In compliance with a court order agreed upon last June, the California Department of Corrections and Rehabilitation (CDCR) announced a new, single-drug execution protocol today. The state’s new lethal injection process allows for executions to be conducted using lethal gas or a fatal dose of any one of four drugs based primarily upon their availability. The condemned murderer may choose the method of execution, but if he declines to make the choice, lethal injection will be utilized. The four barbiturates approved for executions include two of which are currently used for executions in other states, Pentobarbital and Thiopental, along with Amobarbital and Secobarbital.
The CDCR announcement follows the settlement of a lawsuit, Winchell & Alexander v. Beard, filed last fall by the Criminal Justice Legal Foundation on behalf of Kermit Alexander, whose mother, sister and two nephews were murdered in 1984, and Bradley Winchell, whose sister was raped and murdered in 1981. They argued that, as relatives of the victims, they have been denied justice by the state’s nine-year delay in developing an execution process that complied with state law and a 2006 Federal District Court ruling. California’s existing three-drug execution protocol has been blocked by a federal lawsuit, although the judge’s 2006 ruling in Morales v. Hickman provided that the CDCR could resume executions if it adopted a one-drug, barbiturate-only protocol. That ruling was later upheld by the Ninth Circuit Court of Appeals. The CDCR had taken no visible action to comply with that holding since it was announced, choosing instead to continue fighting the lawsuit blocking the three-drug protocol.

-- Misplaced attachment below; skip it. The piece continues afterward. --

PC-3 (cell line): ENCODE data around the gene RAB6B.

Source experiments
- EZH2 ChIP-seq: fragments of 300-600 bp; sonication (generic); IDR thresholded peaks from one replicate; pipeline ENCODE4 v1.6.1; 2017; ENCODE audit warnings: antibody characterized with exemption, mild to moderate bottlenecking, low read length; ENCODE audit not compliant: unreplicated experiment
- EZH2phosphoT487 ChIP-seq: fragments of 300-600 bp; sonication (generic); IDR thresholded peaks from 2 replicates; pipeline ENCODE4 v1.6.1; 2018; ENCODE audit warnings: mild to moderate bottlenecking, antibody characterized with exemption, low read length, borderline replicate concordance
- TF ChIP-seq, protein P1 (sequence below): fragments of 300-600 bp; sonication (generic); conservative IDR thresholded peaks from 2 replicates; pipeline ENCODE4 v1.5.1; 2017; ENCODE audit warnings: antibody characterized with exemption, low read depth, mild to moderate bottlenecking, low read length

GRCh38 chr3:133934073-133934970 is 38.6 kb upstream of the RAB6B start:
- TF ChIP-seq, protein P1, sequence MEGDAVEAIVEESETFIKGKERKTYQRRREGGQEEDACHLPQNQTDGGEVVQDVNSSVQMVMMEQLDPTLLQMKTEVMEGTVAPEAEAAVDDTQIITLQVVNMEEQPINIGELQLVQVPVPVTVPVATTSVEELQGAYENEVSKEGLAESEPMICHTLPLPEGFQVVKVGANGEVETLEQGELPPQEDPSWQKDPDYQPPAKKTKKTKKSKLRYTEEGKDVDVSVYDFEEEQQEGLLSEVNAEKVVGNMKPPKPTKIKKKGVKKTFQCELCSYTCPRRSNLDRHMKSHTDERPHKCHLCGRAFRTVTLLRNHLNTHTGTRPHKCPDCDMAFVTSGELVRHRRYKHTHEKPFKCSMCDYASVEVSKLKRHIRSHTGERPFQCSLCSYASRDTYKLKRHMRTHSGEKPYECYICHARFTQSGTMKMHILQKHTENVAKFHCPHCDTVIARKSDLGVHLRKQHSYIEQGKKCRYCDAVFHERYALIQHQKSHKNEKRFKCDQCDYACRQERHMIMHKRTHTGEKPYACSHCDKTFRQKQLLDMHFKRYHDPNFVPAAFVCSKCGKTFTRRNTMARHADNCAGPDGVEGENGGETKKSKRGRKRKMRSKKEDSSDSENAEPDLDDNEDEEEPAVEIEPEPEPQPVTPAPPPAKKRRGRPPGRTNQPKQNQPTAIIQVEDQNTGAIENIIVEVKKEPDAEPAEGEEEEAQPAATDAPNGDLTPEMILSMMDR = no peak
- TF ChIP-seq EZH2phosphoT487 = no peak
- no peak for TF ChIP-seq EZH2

"The announcement of a court-approved execution protocol after nine years of delay is a major victory for the majority of Californians who support the death penalty and particularly for families of murder victims who have been waiting for justice," said Foundation Legal Director Kent Scheidegger.
There are currently 18 murderers on California’s death row who have exhausted all of their appeals. However, the announcement of the new protocol will not result in the immediate resumption of executions. As the result of a 2007 Marin County Superior Court decision, later upheld by the First District Court of Appeal, the protocol must now go through a public comment process required under the state’s Administrative Procedures Act (APA), which was not considered a requirement prior to that decision. In addition, today’s announcement provides for a public comment period extending to January 22, a full month beyond the standard 45-day public comment period.
"Had the state appealed the 2007 decision to the Supreme Court eight years ago, it is quite possible there would be no APA requirement for this protocol. In addition, for the CDCR to add an additional month of delay to the approval of an execution method already upheld by the courts and currently in use by other states is difficult to justify," said Scheidegger.
CJLF Legal Director Kent Scheidegger is available for comment at (916) 446-0345.